The World's Oldest Sperm Is Here, And It's Disgusting

The latest finding from Australian scientists proves that size doesn't matter in the animal kingdom: What really counts is your sperm. Researchers from the University of New South Wales in Australia have discovered the world's oldest sperm preserved in fossils from tiny shrimps, and it's every bit as gross as you think it would be. The remains of the ancient mussel shrimp sperm are 17 million years old, and not only are they bigger than the bodies of those freshwater crustaceans, they were preserved in bat feces.

The discovery, detailed in the journal Proceedings of the Royal Society B, was made in a cave inside Australia’s Riversleigh World Heritage Fossil Site in northern Queensland. The location has provided some unexpected surprises before, such as giant, toothed platypuses and flesh-eating kangaroos, but experts believe they hit the scientific jackpot with this one. Professor Mike Archer of the UNSW School of Biological, Earth and Environmental Sciences says these are the oldest fossilized sperm "ever found in the geological record."

The ancient mussel shrimp, or ostracod, was only a millimeter in length, but its sperm measured nearly 10 times the size of its body. It's pretty impressive and simultaneously terrifying, since it was coiled up inside those tiny bodies. We could only imagine the terrors of giant, human sperm, which would have to measure more than 55 feet to match up with those of modern-day ostracods.

It's rare that the animal's soft tissue was kept in tact for such a long period of time, though it was largely due in part to "the steady rain of poo from thousands of bats in the cave," according to researchers. Kudos to those nocturnal creatures, whose droppings may hold the key to nearly-perfect preservation.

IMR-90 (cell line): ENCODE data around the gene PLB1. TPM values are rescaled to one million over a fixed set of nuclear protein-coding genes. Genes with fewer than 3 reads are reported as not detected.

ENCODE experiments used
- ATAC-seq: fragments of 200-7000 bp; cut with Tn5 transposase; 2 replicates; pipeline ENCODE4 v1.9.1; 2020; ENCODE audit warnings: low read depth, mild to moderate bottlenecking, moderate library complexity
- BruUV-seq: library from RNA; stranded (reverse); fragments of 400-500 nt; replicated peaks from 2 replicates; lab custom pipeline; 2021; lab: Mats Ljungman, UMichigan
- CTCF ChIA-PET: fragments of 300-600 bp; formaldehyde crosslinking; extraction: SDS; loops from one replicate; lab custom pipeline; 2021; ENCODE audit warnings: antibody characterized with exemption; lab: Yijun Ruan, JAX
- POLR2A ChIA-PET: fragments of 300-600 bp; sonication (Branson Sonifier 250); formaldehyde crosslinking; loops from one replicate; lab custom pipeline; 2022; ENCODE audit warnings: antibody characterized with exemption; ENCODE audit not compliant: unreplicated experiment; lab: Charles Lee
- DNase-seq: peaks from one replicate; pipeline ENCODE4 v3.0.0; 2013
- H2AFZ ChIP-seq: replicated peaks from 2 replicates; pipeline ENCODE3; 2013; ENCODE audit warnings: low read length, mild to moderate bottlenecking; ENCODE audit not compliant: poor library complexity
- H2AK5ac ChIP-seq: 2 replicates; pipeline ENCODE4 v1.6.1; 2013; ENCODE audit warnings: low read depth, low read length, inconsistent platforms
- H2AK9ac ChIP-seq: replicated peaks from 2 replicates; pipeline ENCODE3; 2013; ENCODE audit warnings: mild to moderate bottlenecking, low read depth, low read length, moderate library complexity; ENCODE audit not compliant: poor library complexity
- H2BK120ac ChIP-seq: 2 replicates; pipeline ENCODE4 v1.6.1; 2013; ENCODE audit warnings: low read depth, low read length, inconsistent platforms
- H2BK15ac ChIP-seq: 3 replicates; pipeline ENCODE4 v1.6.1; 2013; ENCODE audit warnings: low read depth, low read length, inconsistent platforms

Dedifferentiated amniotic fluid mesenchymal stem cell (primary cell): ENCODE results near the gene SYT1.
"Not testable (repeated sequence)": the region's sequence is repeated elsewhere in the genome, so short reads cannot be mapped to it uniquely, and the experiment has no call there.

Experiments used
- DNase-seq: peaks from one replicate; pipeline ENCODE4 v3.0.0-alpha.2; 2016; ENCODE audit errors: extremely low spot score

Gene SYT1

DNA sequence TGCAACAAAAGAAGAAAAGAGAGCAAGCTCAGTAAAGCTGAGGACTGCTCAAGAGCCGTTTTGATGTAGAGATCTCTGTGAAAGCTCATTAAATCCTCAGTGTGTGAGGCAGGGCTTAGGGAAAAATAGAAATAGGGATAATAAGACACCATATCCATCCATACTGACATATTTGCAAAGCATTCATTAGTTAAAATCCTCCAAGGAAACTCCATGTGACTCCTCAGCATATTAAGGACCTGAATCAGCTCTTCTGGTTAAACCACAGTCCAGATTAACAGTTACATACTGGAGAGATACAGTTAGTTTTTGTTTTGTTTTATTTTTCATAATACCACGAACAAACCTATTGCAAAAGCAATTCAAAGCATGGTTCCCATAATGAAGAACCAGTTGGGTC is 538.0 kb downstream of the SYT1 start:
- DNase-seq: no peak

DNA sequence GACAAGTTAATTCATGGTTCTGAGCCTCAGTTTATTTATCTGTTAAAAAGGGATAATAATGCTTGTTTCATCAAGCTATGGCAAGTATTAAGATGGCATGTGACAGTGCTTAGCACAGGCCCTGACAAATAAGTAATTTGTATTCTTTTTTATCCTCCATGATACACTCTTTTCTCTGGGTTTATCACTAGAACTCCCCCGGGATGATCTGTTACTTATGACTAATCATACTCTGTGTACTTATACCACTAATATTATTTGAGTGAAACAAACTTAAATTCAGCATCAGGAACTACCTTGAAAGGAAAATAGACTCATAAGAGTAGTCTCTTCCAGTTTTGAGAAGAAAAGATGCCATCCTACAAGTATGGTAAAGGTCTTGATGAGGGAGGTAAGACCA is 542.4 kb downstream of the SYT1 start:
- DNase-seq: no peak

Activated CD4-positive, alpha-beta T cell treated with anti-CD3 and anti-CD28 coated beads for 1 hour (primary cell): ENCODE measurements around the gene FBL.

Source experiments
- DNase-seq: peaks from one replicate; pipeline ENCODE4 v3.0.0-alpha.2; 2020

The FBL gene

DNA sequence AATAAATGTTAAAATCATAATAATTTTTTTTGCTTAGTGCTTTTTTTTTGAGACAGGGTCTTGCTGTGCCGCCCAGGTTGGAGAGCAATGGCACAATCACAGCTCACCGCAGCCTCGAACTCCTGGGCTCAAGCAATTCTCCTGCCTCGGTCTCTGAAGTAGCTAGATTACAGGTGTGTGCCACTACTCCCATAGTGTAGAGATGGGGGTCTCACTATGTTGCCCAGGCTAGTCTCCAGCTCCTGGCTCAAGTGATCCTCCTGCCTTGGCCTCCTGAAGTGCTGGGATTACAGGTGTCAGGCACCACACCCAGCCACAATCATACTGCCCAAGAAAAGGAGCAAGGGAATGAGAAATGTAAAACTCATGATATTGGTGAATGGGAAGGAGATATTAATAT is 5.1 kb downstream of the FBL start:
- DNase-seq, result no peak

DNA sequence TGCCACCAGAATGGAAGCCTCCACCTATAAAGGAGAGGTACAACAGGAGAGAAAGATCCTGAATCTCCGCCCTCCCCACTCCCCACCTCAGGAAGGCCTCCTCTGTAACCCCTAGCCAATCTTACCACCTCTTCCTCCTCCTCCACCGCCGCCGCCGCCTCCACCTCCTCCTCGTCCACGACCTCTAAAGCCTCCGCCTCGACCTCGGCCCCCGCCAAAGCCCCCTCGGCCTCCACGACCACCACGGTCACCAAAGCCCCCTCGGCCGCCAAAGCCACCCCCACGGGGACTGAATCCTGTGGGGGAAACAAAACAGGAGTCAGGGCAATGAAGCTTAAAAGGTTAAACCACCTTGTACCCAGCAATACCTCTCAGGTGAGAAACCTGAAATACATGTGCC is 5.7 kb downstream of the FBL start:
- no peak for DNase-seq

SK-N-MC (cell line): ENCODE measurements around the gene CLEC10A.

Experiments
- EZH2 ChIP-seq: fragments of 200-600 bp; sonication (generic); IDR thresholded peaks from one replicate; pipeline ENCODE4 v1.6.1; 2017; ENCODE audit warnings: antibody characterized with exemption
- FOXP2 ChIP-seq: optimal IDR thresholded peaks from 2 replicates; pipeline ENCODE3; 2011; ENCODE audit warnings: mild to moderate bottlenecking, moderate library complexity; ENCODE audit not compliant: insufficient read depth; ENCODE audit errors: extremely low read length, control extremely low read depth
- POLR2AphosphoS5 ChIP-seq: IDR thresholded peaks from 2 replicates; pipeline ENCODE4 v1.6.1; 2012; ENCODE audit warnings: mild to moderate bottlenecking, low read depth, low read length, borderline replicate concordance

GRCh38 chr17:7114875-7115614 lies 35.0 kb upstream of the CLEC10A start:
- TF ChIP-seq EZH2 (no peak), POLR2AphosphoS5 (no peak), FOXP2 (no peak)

Essentially, the preserved ostracods were caught in an act of ancient sex, since the fossilization seemed to have occurred right after the deed was done. Present-day ostracods still produce giant sperm and their reproductive organs function in a similar manner compared to 100 million years ago.

However, they're not the only animals that boast larger-than-life sex cells. In line with the idea that big things come in small packages, a fruit fly called Drosophila bifurca has coiled sperm measuring more than 2 inches long if straightened out. To put it in perspective, these reproductive cells are 1,000 times longer than human sperm, and would compare to a man's sperm stretching across a football field.

Images: R. Matzke-Karasz